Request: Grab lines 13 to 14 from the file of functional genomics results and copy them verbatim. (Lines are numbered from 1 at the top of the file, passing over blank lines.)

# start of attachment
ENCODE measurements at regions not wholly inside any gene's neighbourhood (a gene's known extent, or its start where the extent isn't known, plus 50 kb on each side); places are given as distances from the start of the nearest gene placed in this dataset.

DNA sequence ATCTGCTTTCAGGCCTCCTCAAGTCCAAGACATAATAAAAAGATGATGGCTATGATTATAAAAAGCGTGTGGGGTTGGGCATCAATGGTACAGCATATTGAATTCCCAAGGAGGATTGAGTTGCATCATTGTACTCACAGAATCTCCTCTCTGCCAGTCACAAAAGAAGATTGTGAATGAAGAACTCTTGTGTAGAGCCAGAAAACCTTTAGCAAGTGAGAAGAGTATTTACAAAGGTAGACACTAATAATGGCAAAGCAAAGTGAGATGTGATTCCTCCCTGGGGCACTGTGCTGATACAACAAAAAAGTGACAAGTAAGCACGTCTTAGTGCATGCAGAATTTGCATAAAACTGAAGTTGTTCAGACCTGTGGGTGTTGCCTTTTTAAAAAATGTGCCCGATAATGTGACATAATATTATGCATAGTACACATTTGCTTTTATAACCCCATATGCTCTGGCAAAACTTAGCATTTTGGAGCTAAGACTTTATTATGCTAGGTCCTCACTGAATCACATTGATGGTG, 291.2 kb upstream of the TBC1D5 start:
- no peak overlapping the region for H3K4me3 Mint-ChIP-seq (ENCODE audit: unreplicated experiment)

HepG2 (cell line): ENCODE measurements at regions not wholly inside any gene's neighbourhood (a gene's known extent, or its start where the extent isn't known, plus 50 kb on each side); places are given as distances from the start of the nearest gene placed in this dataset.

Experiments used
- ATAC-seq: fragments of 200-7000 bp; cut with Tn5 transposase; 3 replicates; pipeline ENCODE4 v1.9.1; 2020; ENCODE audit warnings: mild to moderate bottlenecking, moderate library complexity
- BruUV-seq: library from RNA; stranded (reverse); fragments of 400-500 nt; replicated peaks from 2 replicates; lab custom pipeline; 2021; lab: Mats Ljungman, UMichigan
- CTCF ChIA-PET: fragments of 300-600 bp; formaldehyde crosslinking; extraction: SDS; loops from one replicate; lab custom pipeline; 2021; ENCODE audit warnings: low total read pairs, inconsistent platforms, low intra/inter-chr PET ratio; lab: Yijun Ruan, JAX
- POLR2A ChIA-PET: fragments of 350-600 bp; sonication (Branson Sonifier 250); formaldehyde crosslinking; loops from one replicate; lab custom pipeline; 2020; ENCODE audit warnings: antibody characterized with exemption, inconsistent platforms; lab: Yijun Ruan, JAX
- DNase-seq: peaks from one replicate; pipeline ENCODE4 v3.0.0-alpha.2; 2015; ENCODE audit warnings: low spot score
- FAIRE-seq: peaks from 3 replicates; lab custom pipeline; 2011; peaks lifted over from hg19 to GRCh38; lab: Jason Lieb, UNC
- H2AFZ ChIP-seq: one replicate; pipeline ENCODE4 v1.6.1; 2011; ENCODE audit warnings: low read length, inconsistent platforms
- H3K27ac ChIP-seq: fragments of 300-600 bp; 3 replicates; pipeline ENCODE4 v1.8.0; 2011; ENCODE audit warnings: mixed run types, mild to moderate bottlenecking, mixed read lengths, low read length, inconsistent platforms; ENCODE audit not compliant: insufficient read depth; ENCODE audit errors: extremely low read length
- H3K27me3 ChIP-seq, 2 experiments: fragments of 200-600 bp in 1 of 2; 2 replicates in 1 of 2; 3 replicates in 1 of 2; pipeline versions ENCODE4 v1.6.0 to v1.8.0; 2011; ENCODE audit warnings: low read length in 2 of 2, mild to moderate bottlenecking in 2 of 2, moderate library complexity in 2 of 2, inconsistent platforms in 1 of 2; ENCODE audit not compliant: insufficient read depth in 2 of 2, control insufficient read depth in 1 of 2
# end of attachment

- H3K27ac ChIP-seq: fragments of 300-600 bp; 3 replicates; pipeline ENCODE4 v1.8.0; 2011; ENCODE audit warnings: mixed run types, mild to moderate bottlenecking, mixed read lengths, low read length, inconsistent platforms; ENCODE audit not compliant: insufficient read depth; ENCODE audit errors: extremely low read length
- H3K27me3 ChIP-seq, 2 experiments: fragments of 200-600 bp in 1 of 2; 2 replicates in 1 of 2; 3 replicates in 1 of 2; pipeline versions ENCODE4 v1.6.0 to v1.8.0; 2011; ENCODE audit warnings: low read length in 2 of 2, mild to moderate bottlenecking in 2 of 2, moderate library complexity in 2 of 2, inconsistent platforms in 1 of 2; ENCODE audit not compliant: insufficient read depth in 2 of 2, control insufficient read depth in 1 of 2